When Azzi wasn’t fighting me, she was fighting anyone who she perceived had insulted her in some way. She would think nothing about getting into physical confrontations with other women, and even men. I was forever trying to drag her away from potentially violent situations.
I had been in Nigeria for about six months when a “Cease Fire” was signed between the rebels and the Federal forces, and the civil war came to an end.
The rebels had had been starved into surrender. The secessionist region known as Biafra, had been cut off from the rest of Nigeria and the rebel population had ran out of food and fuel and other essential supplies.
The kids were badly malnourished and many were dying on the streets so the Ibos reluctantly called time on their desperate fight for independence.
One day, soon after peace had come to the country, I was called into my boss’s office and was told that I had to make a trip down to Port Harcourt, by road. Port Harcourt was the major town in the heart of former Biafra, where all the oil companies were located. I was to take a car-load of supplies and files for the Port Harcourt office in my battered old station wagon, and I would be accompanied by one of the company’s senior Nigerian employees.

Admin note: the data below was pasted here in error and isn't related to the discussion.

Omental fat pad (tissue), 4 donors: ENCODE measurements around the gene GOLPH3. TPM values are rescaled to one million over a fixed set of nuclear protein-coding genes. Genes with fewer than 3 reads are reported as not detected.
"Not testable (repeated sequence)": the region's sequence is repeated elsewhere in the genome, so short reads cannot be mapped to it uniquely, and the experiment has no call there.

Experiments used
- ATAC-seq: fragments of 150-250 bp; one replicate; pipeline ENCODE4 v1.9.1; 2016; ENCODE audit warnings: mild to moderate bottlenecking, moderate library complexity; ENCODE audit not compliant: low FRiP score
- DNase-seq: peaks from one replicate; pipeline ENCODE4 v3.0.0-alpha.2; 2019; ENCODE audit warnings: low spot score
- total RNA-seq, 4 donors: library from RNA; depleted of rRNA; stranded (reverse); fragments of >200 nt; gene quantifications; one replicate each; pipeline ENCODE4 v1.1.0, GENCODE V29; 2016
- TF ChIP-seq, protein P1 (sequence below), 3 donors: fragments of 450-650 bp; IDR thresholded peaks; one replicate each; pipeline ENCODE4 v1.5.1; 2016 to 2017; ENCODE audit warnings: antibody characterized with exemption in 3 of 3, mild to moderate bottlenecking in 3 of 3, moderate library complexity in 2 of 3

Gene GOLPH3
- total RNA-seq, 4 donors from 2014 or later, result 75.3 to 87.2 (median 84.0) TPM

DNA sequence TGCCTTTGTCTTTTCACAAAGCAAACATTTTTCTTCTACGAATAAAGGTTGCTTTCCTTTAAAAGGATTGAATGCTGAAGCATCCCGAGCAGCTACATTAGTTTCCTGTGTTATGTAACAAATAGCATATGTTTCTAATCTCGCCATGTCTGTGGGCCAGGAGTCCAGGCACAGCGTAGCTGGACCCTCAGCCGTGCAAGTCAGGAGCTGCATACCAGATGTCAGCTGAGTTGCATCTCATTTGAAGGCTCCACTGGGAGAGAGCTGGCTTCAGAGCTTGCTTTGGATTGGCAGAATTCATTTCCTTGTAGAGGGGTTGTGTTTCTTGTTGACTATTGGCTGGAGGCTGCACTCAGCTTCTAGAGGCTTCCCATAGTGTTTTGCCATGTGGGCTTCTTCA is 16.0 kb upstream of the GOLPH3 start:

He was Daniel Ito, an Ibo who had managed to escape to Lagos during the civil war, and was now returning to the ex rebel area to help get our oil operation up and running once again.
I was due to spend a month or so in Port Harcourt, before returning to Lagos, and with some misgivings I broke the news to Azi that we would have to be apart for a while. At that time,when I considered our ever worsening stormy relationship, it seemed that it wasn’t such a bad idea for us to be apart for a while.
Azzi was none too impressed and accused me of deliberately leaving her behind because I had a new girl friend I would be taking with me. It was nonsense, and there was no way she could go with me, but she continued to provoke fights with me until the day I left with Daniel Ito.
My journey by road from Lagos to Port Harcourt, a distance of over 350 miles over horrendously pot holed roads which were also littered with huge bomb craters, is a trip that is indelibly etched in my memory.
In addition to having to drive along virtually unnavigable roads, we also had to face the challenging prospect of crossing the huge Niger River, as the road bridge had been blown up by Federal forces, several months earlier.
It was an adventure indeed.